There’s good money in creating AR lenses. Top creators on Snapchat, for example, can make up to seven figures per year. Here are some publicly available (and self-reported) data points:

Cyrene Quiamco: $750,000
Katie Feeney: $1,000,000
Sarah Callahan: $1,000,000
Joey Rogoff: $1,200,000

Of course, these are the top earners and hence outliers. But can we make a reasonable guess of how much full-time professional lens creators make on average?

Probably not, but I will try anyways.

I’m working with data from Snap’s Spotlight program as a base and will make some reasonable assumptions and comparisons along the way. I’m writing this as I am doing the calculations and assumptions in real time. I don’t know what number will come out at the end, and I promise I will not go back and edit anything.

For this very reason, I can’t give you the final number in the intro. You will have to scroll down to see it.

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Foundation: Snap’s Spotlight program

Snap is one of the major AR platforms, so it is a good context to do this ‘wagging’ (wild-ass-guessing) exercise.

Snap creators can work independently with brands, or they submit ‘community lenses’ directly to Snap. I would argue that creators who are able to find contract work for brands sit at the top of the food chain and make more money.

Below, I use data from the Spotlight program that compensates individual creators of community lenses. By anchoring my analysis on data from the probably less compensated group, I am taking a conservative approach.

Snap has paid more than $250 million in 2021 to 12,000 creators through its Spotlight program. On average, that would be around $20,800 per creator.

However, earnings are not evenly distributed. Otherwise, how would we explain the earnings of top creators mentioned above?

I thus would argue that the $20,800 number is absolutely meaningless.

Most likely, there is a small number of professional super-star creators who sit at the top and make tremendous amounts of money. And at the other end of the spectrum, there will be a large number of hobby creators who make very little money. In other words, I expect a bi-modal distribution (i.e., a distribution with two local maximums) and a rather large Gini coefficient.

It would look something like this:

Totally unrelated example of a bi-modal distribution

The Gini-coefficient measures income inequality across all members of a particular group. A Gini coefficient of 0 signals perfect equality: Everybody makes the same money, which would be $20,800 in the current case. A Gini coefficient of 1 signals perfect inequality: In this case, one person would rake in $250 million, and 11,999 others would go home empty-handed. The true value for the Gini coefficient falls somewhere between 0 and 1. For example in the general population of the US (a country well-known for its income inequality), the Gini coefficient is around 0.478.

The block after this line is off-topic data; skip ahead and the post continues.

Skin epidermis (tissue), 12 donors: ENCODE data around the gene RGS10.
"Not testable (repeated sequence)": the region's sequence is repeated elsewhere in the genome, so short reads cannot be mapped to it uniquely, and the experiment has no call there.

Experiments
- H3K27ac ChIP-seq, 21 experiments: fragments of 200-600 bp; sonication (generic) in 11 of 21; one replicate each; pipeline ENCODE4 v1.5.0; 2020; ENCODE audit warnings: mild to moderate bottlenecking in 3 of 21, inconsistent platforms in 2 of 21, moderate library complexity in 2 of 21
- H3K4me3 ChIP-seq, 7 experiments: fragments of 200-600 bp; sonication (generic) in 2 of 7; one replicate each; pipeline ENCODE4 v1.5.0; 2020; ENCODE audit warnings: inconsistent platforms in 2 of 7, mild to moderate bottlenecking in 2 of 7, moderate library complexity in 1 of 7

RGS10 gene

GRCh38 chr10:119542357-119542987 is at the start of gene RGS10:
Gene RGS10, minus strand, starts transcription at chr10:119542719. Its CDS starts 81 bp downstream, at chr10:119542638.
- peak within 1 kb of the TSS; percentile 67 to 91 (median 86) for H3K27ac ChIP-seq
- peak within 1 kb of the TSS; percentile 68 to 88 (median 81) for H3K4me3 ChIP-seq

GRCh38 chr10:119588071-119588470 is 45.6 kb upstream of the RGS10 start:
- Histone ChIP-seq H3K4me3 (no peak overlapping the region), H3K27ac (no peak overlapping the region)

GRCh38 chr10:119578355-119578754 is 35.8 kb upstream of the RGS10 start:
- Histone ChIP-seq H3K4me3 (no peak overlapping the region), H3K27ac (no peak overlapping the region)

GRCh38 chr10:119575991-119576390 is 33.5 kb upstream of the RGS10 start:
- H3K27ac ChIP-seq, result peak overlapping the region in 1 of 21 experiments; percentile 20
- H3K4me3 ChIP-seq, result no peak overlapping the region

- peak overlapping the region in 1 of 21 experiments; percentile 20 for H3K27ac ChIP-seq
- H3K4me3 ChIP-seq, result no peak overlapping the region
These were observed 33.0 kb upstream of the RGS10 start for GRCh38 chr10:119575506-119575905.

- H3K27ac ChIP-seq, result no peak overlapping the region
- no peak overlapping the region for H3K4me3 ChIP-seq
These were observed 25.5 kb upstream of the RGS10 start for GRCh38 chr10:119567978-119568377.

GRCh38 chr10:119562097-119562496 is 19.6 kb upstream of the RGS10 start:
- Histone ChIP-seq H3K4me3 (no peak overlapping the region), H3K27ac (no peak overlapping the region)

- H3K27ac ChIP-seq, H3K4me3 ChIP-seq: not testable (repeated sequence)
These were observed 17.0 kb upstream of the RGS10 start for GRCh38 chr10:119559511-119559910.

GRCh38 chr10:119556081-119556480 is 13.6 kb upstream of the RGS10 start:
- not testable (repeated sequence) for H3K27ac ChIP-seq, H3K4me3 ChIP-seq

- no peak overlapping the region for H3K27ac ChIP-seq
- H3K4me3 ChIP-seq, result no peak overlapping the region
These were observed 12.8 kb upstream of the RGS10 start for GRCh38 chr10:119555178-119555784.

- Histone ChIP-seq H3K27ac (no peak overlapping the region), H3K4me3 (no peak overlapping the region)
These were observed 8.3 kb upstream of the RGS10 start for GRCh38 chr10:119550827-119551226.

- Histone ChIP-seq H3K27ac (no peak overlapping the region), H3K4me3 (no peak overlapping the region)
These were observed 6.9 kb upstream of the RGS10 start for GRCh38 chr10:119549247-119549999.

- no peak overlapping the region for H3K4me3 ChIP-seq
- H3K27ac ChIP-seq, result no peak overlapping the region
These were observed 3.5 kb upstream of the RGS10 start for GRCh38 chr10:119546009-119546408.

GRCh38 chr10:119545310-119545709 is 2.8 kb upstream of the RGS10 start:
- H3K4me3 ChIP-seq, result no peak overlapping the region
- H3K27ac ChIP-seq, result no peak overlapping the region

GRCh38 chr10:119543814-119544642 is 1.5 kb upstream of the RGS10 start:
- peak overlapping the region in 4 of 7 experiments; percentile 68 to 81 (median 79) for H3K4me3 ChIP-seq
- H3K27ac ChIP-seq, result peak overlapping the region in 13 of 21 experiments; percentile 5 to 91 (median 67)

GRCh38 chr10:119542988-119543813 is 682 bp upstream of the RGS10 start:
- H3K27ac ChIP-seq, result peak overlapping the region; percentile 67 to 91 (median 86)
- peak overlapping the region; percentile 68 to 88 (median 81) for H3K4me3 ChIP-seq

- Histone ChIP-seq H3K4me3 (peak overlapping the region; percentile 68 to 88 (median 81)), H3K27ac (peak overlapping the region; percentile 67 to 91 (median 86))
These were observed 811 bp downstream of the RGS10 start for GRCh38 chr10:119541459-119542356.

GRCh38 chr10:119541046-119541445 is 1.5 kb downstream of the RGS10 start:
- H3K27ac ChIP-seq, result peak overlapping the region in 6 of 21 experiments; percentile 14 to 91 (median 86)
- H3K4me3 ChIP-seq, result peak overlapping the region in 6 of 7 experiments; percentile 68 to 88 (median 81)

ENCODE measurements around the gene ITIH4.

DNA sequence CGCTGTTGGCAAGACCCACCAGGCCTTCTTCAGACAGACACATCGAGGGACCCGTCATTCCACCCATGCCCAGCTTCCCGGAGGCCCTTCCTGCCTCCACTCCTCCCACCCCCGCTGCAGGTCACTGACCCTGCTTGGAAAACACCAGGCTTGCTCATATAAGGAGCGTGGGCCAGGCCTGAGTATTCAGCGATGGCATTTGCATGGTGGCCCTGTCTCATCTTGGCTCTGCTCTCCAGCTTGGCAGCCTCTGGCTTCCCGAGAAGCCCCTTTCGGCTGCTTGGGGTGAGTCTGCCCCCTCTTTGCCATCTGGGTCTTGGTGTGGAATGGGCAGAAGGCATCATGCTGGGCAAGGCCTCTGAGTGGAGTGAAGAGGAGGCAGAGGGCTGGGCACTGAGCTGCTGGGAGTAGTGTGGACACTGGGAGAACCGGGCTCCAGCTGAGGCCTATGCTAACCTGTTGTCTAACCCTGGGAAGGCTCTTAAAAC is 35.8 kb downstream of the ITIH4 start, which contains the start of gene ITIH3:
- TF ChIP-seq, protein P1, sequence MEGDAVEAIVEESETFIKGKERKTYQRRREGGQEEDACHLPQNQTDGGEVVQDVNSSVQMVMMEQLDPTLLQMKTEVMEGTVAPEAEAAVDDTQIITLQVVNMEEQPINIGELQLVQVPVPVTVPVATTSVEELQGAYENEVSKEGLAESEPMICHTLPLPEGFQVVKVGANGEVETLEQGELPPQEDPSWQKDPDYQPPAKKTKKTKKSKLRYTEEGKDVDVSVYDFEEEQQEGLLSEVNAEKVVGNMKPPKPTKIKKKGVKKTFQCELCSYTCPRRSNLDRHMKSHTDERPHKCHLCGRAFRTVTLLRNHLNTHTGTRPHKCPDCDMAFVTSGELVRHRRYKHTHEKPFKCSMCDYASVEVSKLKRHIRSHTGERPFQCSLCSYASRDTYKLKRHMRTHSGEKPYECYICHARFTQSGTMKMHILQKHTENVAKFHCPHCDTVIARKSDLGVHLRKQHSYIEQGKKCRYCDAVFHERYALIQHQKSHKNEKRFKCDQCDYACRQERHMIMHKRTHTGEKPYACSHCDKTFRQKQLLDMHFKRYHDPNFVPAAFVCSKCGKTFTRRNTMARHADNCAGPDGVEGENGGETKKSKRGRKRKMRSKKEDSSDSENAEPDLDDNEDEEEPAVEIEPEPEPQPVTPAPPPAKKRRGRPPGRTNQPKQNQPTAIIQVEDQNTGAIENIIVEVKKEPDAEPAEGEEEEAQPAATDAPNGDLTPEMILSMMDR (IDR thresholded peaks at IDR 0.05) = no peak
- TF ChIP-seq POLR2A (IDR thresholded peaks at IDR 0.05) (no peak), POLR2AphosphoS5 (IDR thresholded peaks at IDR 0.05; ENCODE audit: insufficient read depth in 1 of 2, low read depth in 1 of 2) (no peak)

We have no clue what the actual distribution and Gini-coefficient are for AR creators. This is where we enter absolute guessing territory. But in order to separate the many amateurs and hobbyists, who submit maybe one or two lenses to Snap, from full-time professional lens creators who submit on a regular basis, we need to start somewhere.

Friends, I humbly suggest that this starting point should be actors.

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Parsing out amateurs/hobbyists from professional

I would say that income inequality amongst actors is probably a good comparison point for income inequality amongst AR creators. Becoming an actor is a high-risk career choice. You might make it and earn millions of dollars, or you become a walking Hollywood cliché.

I’m not saying at all that most people who create AR lenses are a joke (and neither are under-employed actors). All I’m saying is that I expect many of the 12,000 lens creators to make very small money from Snap, probably because they ‘just dabble’ and don’t make lens creation their main career.

I am trying to guess how much the average professional lens creator might make; the person who creates lenses as their main job. Thus, I need to clean the data and exclude the money made by people at the very low end of the income scale.

Income inequality amongst actors (USA data from 2019)

The graph above (the orange bars) shows the bi-modal distribution of income amongst actors in 2019. Its Gini coefficient is a whopping 0.666, which is further proof that Hollywood is run by the devil himself. The average salary in 2019 was $45,921. I’m just using this as a comparison standard to work out some likely percentages within the lens creator distribution, and I want to work with easy numbers. So, let’s pretend that the average salary for actors was $50,000.

The graph shows that about 50% of actors made less than $20,000, which is 40% of the (rounded up) average. About 5% of people made between $100,000 to $110,000, roughly twice the average. Then there are very few people for a long stretch, and about 4.5% of people (let’s say 5% to keep things simple) made at least $200,000, about four times the average. It’s a bi-modal distribution.

One thing this graph does not show is how far ahead top performers are in terms of income. The 20 best-paid actors (10 male and 10 female, and yes there are unreasonably wide discrepancies that I am averaging out in my analysis) earned $45,145,000 on average (also 2019 data). That is about 1,000 times more than the average wage for all actors.

With this comparison standard in mind, I make the following assumptions for AR lens creators: